James Pethokoukis

Politics and policy from inside Washington

Why Henry Blodget is wrong about taxes

April 6, 2010

Henry Blodget says he’s pretty confident taxes are headed higher to deal with the historic rise in federal spending  and agrees with Northern Trust’s Paul Kasriel that higher rates won’t be an economy killer. Blodget quotes Kasriel:

The economy performed pretty well in the eight years ended 2000 even though the top marginal tax rate was higher in these eight years than it was in the prior eight years. The economy did not perform better because of the increase in the top marginal tax rate. Nevertheless, this increase was not sufficient to derail economic progress. In the eight years ended 2008, the economy performed relatively poorly despite the lower top marginal tax rate.  The economy did not under-perform because of the marginal tax rate cut. Nevertheless, the cut in the tax rate was not sufficient to enhance economic performance. The point of all this is that although tax rates matter, they are not all that matters.

Me: I agree that taxes matter but they are not the only thing that matters. But they do matter a lot.  Back when tax rates rose in the 1990′s, the economy was starting from a position of strength, not weakness. There was already  a powerful, self-sustaining recovery in place. Let me point out this 2009 study that examined the affect of higher marginal tax rates on the rich:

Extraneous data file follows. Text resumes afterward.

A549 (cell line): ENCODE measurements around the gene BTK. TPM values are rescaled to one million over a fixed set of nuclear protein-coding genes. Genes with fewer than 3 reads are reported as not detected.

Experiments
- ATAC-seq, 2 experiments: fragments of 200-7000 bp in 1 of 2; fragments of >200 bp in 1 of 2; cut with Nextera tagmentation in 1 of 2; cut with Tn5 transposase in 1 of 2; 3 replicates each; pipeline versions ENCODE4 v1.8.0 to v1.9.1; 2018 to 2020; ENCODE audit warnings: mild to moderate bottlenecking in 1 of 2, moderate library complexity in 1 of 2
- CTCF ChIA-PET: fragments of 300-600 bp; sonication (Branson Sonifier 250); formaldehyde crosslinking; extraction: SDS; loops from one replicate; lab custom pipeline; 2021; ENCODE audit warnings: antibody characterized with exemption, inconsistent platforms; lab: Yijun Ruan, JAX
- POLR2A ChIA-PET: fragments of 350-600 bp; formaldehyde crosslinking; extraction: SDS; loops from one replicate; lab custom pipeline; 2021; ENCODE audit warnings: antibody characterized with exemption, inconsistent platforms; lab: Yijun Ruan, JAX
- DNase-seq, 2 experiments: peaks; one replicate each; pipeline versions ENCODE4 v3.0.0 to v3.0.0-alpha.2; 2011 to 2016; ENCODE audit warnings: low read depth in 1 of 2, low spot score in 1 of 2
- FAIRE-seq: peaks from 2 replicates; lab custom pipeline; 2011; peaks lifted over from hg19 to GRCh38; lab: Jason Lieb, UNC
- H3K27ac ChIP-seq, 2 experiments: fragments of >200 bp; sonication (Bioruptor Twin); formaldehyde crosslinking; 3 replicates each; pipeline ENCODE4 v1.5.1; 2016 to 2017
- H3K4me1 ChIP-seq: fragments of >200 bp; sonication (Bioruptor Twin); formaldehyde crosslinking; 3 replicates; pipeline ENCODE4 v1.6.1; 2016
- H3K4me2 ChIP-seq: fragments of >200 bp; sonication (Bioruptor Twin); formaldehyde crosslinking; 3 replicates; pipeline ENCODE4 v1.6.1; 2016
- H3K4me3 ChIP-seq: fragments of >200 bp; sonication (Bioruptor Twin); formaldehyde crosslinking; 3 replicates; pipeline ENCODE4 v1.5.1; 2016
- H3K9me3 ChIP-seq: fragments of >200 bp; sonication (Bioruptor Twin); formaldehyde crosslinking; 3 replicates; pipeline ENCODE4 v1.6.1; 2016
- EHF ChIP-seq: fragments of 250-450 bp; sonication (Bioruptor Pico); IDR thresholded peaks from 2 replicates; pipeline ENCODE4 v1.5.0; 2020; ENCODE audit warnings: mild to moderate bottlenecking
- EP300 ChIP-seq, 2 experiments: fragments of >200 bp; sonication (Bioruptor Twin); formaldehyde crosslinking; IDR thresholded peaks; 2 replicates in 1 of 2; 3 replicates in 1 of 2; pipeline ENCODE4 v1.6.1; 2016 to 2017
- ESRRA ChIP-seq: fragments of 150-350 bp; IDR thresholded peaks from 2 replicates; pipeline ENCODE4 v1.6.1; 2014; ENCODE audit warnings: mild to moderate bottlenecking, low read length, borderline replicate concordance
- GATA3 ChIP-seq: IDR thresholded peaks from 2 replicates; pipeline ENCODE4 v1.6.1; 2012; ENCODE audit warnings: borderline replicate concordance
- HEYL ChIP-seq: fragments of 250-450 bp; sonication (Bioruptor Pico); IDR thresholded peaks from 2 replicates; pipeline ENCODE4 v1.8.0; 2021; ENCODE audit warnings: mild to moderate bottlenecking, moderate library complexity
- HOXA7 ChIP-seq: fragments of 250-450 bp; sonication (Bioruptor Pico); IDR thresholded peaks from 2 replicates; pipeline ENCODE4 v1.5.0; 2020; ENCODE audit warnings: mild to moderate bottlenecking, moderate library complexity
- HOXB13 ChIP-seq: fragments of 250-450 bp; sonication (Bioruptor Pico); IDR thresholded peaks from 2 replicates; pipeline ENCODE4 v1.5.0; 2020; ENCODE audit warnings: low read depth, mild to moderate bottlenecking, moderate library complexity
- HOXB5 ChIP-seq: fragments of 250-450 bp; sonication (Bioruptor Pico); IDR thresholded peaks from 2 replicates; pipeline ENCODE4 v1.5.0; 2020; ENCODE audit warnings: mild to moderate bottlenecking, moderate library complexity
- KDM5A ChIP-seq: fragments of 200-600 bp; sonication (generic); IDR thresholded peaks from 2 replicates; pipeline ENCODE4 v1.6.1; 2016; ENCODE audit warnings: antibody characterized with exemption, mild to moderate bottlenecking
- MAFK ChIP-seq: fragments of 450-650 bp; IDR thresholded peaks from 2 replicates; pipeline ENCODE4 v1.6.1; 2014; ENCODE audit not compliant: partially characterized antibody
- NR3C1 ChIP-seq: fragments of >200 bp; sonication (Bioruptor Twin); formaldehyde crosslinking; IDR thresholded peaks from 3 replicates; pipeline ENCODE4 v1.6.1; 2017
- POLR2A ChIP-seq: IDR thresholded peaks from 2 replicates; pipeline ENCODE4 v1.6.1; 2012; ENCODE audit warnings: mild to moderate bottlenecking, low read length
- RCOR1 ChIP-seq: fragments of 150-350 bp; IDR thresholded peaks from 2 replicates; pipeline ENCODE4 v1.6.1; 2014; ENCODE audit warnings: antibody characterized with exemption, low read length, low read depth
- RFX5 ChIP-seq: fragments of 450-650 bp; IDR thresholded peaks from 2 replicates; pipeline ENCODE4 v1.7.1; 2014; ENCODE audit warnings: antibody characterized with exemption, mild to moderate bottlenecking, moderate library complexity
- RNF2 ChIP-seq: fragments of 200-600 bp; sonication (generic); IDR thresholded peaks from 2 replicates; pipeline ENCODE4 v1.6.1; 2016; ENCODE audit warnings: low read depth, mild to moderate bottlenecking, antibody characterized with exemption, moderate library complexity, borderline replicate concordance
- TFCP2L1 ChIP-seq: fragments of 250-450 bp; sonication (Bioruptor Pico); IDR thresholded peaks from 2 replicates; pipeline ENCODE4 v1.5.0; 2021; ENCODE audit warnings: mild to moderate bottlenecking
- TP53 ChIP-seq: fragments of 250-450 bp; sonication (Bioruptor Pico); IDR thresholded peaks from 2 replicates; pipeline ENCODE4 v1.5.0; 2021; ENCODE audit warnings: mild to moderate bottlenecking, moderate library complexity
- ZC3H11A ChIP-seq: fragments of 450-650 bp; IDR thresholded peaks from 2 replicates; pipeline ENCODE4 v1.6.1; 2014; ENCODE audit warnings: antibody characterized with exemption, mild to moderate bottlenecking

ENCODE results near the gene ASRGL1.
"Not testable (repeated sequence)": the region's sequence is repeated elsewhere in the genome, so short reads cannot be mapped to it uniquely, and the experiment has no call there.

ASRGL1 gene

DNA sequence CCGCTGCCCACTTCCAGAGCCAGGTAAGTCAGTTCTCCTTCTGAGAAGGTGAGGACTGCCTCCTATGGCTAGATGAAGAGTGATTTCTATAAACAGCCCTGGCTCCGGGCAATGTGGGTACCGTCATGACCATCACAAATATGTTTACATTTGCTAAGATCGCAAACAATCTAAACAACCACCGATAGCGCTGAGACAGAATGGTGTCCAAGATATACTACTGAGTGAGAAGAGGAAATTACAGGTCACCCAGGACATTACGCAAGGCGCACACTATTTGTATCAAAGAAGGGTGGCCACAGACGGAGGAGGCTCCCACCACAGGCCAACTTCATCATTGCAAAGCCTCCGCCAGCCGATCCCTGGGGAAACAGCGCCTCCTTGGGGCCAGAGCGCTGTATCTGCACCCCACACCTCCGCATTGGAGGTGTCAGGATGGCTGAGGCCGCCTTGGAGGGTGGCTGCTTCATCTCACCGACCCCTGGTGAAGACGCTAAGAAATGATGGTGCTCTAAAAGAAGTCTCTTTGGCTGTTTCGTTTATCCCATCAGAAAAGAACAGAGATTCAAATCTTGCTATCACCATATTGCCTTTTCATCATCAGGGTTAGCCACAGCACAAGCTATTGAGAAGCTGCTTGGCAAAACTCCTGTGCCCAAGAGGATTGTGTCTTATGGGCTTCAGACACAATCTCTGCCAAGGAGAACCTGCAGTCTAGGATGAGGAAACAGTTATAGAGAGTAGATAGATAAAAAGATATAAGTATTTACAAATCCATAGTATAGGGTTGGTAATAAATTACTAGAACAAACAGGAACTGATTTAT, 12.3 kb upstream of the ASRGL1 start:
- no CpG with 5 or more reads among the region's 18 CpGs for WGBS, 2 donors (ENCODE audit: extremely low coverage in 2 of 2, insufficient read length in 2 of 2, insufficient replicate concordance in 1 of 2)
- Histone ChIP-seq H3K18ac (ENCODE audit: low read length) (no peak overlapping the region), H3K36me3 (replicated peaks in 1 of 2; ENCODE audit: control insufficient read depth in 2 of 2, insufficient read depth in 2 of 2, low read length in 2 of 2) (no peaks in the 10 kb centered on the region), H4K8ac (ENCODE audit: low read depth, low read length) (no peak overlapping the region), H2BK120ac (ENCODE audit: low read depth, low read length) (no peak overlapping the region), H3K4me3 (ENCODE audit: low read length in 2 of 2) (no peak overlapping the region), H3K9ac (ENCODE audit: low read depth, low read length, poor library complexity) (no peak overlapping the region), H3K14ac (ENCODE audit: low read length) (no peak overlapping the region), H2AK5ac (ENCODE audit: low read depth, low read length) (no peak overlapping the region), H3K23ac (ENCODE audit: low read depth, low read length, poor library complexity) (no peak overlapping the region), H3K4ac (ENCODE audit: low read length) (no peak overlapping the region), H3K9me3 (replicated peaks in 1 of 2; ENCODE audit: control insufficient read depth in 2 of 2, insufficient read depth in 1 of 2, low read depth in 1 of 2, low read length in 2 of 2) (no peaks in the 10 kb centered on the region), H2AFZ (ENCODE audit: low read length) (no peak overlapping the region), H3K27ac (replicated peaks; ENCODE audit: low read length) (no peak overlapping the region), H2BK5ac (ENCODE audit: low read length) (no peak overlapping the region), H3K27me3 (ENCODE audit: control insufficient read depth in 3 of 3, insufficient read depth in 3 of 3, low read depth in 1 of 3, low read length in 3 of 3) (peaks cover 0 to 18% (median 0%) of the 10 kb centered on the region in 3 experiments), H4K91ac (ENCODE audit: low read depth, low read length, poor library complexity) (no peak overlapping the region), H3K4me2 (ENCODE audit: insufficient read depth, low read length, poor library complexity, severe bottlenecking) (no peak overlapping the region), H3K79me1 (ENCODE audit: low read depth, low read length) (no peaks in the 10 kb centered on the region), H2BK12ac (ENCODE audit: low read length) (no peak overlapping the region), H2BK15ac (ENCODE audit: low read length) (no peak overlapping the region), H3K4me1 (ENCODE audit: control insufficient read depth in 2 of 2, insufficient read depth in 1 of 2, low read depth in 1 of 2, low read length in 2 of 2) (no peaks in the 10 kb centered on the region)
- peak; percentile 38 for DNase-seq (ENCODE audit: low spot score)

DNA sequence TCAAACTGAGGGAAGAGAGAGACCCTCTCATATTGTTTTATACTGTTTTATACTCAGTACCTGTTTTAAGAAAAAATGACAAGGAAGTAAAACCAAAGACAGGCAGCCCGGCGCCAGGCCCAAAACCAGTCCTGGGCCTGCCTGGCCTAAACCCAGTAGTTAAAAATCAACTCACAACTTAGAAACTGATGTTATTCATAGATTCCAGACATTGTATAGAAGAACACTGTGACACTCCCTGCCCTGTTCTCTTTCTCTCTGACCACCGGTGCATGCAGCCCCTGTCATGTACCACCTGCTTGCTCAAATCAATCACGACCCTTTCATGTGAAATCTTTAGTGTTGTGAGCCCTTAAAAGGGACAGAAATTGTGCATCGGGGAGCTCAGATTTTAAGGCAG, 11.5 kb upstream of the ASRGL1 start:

Taxes trigger a host of behavioral responses designed to minimize the burden on the individual. … all such responses are sources of inefficiency, whether they take the form of reduced labor supply, increased charitable contributions, increased expenditures for tax professionals, or a different form of business organization, and thus they add to the burden of taxes from society’s perspective.

Following the supply-side debates of the early 1980s, much attention has been focused on the revenue-maximizing tax rate. A top tax rate above X is inefficient because decreasing the tax rate would both increase the utility of the affected taxpayers with income above X and increase government revenue, which can in principle be used to benefit other taxpayers. … Using our previous … the revenue-maximizing tax rate would be 55.6%, not much higher than the combined maximum federal, state, Medicare, and typical sales tax rate in the United States of 2008.

And this is before the 2011 tax increases and the increase in taxes related to healthcare reform. We are probably now on the wrong side of the Laffer Curve.  Greg Mankiw also makes the case that Americans are not undertaxed compared with the rest of the planet’s advanced economies.


I would also add there were 3 growth drivers during the 1990’s. 1) The initial build-out of the Internet when firms spent billions on fiber, chips, software, webhosting, etc. 2) The Y2K computer conversion increased demand for some of the same equipment plus lots of high-paying software programmers. 3) Now we also found out the Clinton HUD lowered the lending standards for home ownership and set off a housing boom to boot.

The first two aren’t coming back, and who knows about the third.

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